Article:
Structure of denisovite, a fibrous nanocrystalline polytypic disordered 'very complex' silicate

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Marco E. Ciriotti
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Iscritto il: ven 25 giu, 2004 11:31
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Structure of denisovite, a fibrous nanocrystalline polytypic disordered 'very complex' silicate

Messaggio da Marco E. Ciriotti » mar 02 mag, 2017 13:20

Referenza:
▪ Rozhdestvenskaya, I.V., Mugnaioli, E., Schowalter, M., Schmidt, M.U., Czank, M., Depmeier, W., Rosenauer, A. (2017): The structure of denisovite, a fibrous nanocrystalline polytypic disordered `very complex' silicate, studied by a synergistic multi-disciplinary approach employing methods of electron crystallography and X-ray powder diffraction. IUCrJ, 4, 223-242.

Abstract:
Denisovite is a rare mineral occurring as fibres typically 200–500 nm in diameter, always characterized by pervasive disorder. Combining X-ray powder diffraction, high-angle annular dark-field scanning transmission electron microscopy imaging and electron diffraction tomography, it was possible to determine the denisovite structure and describe its disorder and polytypism by order–disorder theory. The denisovite structure ranks among the top 1% of the most complex mineral structures known to date.

NdR: Chapeau! Un lavoro di eccellenza.
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Marco E. Ciriotti

«Things are interesting only in so far as they relate themselves to other things»

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Marco E. Ciriotti
Messaggi: 24371
Iscritto il: ven 25 giu, 2004 11:31
Località: via San Pietro, 55 I-10073 Devesi/Cirié TO - Italy
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Re: Structure of denisovite, a fibrous nanocrystalline polytypic disordered 'very complex' silicate

Messaggio da Marco E. Ciriotti » mar 12 dic, 2017 11:25

Una delle strutture più complesse in assoluto.
La stessa "very complex" struttura ha la charoite che si rinviene nella stessa località.

Un abstract più completo è qui di seguito:

Denisovite is a rare mineral occurring as aggregates of fibres typically 200–500 nm diameter. It was confirmed as a new mineral in 1984, but important facts about its chemical formula, lattice parameters, symmetry and structure have remained incompletely known since then. Recently obtained results from studies using microprobe analysis, X-ray powder diffraction (XRPD), electron crystallography, modelling and Rietveld refinement will be reported. The electron crystallography methods include transmission electron microscopy (TEM), selected-area electron diffraction (SAED), high-angle annular darkfield imaging (HAADF), high-resolution transmission electron microscopy (HRTEM), precession electron diffraction (PED) and electron diffraction tomography (EDT). A structural model of denisovite was developed from HAADF images and later completed on the basis of quasi-kinematic EDT data by ab initio structure solution using direct methods and least-squares refinement. The model was confirmed by Rietveld refinement. The lattice parameters are a = 31.024 (1), b = 19.554 (1) and c = 7.1441 (5) A°, beta = 95.99 (3), V = 4310.1 (5) A°3 and space group P12/a1. The structure consists of three topologically distinct dreier silicate chains, viz. two xonotlite-like dreier double chains, [Si6O17]10, and a tubular loop-branched dreier triple chain, [Si12O30]12.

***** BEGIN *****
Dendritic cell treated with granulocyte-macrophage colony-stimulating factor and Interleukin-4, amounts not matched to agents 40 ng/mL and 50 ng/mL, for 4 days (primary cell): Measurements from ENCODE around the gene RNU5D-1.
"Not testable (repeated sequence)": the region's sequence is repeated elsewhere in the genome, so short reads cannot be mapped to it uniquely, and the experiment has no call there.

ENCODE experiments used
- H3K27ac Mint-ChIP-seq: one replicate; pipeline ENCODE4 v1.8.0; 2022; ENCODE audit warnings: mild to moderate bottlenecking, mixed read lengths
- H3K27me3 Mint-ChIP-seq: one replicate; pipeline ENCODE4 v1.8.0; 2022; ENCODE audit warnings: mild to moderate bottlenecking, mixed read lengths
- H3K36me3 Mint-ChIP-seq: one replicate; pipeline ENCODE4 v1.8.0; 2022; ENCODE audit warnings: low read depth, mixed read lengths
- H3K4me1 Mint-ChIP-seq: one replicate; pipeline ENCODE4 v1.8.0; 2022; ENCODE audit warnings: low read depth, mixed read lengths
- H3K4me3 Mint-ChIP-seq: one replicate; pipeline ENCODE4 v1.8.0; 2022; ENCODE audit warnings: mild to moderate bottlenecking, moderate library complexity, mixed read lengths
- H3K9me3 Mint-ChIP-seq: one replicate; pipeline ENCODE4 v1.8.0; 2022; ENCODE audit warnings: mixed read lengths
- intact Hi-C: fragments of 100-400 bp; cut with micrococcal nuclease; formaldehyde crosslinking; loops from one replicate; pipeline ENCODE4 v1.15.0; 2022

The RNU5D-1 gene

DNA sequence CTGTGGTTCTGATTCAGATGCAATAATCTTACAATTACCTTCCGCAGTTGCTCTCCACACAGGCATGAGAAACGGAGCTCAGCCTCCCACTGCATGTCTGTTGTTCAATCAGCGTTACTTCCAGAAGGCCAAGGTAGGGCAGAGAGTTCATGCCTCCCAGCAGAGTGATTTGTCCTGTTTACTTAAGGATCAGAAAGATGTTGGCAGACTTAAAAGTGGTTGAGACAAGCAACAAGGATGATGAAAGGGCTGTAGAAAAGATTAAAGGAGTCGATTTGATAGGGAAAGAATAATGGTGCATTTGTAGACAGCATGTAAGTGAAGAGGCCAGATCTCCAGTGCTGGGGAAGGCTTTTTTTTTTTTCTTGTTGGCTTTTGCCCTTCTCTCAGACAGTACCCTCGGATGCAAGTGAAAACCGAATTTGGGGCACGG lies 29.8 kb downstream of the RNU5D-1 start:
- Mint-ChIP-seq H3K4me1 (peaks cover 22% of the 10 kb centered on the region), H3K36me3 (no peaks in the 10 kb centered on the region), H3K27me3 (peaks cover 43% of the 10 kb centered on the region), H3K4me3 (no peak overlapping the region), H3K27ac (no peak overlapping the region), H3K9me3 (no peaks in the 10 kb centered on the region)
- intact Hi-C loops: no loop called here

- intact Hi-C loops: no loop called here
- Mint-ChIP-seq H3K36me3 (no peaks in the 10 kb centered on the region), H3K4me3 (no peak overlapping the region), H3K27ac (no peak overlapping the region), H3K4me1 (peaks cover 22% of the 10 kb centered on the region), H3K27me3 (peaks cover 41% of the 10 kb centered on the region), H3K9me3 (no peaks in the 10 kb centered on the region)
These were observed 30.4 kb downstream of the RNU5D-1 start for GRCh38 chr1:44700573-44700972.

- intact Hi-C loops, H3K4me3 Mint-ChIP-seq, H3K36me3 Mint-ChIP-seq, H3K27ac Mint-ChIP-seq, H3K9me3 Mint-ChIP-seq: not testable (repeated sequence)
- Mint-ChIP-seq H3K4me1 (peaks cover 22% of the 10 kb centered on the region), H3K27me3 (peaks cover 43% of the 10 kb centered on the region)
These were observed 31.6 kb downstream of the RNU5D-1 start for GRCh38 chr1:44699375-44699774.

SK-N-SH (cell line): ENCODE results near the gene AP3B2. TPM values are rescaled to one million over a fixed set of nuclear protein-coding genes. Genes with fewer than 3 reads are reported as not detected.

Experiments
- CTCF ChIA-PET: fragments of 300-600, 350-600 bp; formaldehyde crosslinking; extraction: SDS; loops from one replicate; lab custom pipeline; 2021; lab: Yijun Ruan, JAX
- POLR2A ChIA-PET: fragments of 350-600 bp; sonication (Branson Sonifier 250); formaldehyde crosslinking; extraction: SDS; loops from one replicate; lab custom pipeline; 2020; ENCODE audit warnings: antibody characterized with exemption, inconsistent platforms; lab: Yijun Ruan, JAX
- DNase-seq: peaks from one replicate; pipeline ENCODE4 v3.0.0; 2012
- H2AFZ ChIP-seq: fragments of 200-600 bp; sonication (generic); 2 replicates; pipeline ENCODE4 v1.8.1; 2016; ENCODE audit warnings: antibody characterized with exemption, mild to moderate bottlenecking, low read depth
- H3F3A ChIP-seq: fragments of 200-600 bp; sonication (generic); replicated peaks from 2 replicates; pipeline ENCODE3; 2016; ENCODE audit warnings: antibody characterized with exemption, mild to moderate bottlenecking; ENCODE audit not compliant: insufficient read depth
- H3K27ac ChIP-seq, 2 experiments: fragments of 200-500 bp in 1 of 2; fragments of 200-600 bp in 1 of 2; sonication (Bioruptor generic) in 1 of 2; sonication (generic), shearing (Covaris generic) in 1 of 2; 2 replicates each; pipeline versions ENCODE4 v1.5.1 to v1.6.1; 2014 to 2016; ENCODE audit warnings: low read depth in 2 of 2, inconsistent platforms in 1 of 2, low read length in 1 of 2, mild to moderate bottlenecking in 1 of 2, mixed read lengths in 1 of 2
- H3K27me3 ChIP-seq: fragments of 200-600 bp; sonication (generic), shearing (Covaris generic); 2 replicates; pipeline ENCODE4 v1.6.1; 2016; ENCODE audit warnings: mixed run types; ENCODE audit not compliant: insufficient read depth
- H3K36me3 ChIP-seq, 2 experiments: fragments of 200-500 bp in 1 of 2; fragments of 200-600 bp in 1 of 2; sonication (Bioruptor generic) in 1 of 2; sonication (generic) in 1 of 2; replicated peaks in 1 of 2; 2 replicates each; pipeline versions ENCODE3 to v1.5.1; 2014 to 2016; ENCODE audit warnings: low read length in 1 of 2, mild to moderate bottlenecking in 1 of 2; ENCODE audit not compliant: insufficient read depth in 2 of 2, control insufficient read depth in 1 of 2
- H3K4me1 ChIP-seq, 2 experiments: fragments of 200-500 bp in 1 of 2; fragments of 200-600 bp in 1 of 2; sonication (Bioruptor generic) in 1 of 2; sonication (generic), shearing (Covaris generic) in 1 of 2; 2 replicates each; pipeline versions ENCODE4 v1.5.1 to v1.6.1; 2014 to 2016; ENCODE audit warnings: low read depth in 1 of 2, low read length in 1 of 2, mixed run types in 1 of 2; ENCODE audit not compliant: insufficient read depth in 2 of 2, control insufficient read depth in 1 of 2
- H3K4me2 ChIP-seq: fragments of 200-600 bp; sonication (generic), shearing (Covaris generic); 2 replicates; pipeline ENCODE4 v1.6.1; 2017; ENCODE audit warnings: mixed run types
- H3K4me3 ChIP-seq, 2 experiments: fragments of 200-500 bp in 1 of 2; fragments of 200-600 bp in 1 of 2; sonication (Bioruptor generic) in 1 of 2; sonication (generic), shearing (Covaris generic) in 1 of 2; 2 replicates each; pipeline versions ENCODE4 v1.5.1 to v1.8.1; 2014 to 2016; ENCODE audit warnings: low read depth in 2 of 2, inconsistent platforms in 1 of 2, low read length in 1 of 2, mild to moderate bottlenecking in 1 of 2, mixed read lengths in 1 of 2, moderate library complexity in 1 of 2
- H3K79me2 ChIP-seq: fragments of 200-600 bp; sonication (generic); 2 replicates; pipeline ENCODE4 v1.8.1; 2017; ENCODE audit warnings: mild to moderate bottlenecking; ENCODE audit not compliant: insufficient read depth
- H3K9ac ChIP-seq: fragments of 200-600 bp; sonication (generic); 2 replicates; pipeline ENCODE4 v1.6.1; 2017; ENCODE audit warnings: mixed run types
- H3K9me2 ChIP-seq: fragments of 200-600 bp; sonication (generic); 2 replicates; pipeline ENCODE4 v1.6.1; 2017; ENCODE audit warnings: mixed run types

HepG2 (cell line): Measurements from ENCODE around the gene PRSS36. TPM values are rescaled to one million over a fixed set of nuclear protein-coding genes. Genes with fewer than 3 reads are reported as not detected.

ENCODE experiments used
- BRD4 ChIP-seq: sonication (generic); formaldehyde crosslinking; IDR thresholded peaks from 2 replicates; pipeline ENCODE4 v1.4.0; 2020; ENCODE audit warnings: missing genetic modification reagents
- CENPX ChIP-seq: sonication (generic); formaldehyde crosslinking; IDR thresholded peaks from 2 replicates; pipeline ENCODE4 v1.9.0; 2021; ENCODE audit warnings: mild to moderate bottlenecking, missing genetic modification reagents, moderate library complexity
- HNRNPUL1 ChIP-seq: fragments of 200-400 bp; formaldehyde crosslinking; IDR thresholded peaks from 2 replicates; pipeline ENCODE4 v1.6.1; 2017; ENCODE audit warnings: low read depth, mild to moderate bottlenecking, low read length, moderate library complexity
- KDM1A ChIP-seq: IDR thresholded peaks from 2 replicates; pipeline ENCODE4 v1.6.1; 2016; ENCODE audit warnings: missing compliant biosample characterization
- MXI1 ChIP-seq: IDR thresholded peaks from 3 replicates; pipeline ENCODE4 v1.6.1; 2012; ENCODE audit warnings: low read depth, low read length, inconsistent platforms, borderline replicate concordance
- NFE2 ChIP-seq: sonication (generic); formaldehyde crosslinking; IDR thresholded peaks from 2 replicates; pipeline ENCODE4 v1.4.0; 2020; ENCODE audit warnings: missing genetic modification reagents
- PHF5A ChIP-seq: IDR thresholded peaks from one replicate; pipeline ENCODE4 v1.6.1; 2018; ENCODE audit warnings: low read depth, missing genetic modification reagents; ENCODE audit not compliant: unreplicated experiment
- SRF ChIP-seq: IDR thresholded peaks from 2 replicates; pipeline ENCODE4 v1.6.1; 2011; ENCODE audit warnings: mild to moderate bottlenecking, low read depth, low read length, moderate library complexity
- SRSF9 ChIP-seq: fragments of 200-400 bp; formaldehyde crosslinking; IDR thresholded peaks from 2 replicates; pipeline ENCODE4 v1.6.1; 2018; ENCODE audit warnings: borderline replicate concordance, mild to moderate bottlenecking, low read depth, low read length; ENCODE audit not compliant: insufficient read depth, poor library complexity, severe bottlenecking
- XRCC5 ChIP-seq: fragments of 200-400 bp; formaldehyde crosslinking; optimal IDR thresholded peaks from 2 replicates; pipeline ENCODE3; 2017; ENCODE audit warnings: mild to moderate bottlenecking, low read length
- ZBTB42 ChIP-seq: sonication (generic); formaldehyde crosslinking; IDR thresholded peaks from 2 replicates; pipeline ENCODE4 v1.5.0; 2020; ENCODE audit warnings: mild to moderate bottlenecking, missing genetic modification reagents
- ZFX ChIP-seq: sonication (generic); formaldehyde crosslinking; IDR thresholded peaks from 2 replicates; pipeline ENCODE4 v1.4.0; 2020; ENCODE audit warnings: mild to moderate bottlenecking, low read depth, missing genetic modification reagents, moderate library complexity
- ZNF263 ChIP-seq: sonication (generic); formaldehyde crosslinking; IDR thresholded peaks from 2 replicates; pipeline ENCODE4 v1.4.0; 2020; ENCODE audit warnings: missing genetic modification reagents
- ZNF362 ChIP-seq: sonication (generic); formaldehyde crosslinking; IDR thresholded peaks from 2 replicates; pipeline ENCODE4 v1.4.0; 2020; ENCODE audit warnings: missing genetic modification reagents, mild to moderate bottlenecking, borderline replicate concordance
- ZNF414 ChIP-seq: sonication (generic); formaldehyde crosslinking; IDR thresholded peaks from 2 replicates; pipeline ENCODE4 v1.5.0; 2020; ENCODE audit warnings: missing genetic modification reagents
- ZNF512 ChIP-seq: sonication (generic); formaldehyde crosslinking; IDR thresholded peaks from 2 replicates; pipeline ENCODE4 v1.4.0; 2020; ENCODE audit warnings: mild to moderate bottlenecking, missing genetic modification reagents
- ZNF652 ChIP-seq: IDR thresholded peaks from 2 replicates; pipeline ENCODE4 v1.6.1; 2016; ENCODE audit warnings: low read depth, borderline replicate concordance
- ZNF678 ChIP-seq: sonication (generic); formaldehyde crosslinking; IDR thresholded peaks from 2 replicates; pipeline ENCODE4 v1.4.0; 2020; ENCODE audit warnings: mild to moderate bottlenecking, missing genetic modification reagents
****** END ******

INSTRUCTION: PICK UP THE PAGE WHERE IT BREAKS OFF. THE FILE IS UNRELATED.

The silicate chains occur between three walls of edge-sharing (Ca,Na) octahedra. The chains of silicate tetrahedra and the octahedra walls extend parallel to the z axis and form a layer parallel to (100). Water molecules and K+ cations are located at the centre of the tubular silicate chain. The latter also occupy positions close to the centres of eight-membered rings in the silicate chains. The silicate chains are geometrically constrained by neighbouring octahedra walls and present an ambiguity with respect to their z position along these walls, with displacements between neighbouring layers being either z = c/4 or c/4. Such behaviour is typical for polytypic sequences and leads to disorder along [100]. In fact, the diffraction pattern does not show any sharp reflections with l odd, but continuous diffuse streaks parallel to a* instead. Only reflections with l even are sharp. The diffuse scattering is caused by (100) nanolamellae separated by stacking faults and twin boundaries. The structure can be described according to the order–disorder (OD) theory as a stacking of layers parallel to (100).
Marco E. Ciriotti

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